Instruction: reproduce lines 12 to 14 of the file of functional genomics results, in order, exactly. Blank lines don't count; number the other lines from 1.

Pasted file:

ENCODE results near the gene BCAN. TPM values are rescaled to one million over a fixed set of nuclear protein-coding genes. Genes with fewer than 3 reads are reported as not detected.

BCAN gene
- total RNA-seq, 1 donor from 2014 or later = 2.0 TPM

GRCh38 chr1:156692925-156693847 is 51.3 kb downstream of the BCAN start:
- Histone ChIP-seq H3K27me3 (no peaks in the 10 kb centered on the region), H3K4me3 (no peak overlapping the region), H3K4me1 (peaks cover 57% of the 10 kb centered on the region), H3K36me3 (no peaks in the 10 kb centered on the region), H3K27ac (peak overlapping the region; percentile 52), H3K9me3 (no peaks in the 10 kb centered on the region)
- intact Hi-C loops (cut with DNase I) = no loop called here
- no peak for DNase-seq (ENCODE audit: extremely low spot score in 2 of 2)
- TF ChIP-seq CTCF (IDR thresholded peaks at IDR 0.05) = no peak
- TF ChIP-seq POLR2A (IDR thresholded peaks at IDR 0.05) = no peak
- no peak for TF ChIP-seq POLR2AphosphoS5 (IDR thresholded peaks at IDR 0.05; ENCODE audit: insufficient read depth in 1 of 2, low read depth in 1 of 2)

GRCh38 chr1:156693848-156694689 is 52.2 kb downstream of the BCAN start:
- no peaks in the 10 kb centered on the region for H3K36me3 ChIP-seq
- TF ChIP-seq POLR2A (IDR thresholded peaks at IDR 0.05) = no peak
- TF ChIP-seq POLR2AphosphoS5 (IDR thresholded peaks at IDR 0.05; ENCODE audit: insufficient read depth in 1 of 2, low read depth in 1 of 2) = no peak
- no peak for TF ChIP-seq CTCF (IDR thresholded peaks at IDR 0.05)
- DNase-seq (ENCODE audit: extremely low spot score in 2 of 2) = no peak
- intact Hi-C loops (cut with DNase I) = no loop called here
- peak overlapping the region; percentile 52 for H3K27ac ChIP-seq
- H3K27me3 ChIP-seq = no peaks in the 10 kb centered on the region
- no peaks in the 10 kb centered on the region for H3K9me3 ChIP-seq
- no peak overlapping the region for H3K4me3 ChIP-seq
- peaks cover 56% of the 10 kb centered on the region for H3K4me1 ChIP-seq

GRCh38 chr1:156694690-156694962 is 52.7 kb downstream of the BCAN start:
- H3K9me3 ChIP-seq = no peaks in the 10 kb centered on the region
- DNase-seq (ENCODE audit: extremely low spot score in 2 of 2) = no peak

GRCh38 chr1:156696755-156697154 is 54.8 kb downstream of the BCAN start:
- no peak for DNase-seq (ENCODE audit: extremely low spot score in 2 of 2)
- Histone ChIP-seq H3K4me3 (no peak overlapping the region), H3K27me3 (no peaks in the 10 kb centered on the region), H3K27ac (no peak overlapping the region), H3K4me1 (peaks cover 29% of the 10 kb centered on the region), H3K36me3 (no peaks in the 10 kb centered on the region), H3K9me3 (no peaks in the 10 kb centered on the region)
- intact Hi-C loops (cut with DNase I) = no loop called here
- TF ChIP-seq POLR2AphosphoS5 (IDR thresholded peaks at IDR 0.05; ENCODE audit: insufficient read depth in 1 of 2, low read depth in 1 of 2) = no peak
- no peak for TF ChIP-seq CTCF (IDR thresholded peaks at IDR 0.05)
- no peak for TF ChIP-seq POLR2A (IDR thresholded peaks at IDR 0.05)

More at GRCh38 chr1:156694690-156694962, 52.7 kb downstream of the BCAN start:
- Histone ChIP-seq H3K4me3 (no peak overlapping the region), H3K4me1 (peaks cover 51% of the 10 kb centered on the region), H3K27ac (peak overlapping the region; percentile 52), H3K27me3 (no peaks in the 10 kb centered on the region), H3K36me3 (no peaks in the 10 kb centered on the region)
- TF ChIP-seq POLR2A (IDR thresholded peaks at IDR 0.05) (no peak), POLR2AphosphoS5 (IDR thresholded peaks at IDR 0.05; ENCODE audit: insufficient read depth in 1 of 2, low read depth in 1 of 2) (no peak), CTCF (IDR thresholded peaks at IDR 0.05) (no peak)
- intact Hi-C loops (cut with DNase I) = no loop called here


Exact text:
- no peaks in the 10 kb centered on the region for H3K36me3 ChIP-seq
- TF ChIP-seq POLR2A (IDR thresholded peaks at IDR 0.05) = no peak
- TF ChIP-seq POLR2AphosphoS5 (IDR thresholded peaks at IDR 0.05; ENCODE audit: insufficient read depth in 1 of 2, low read depth in 1 of 2) = no peak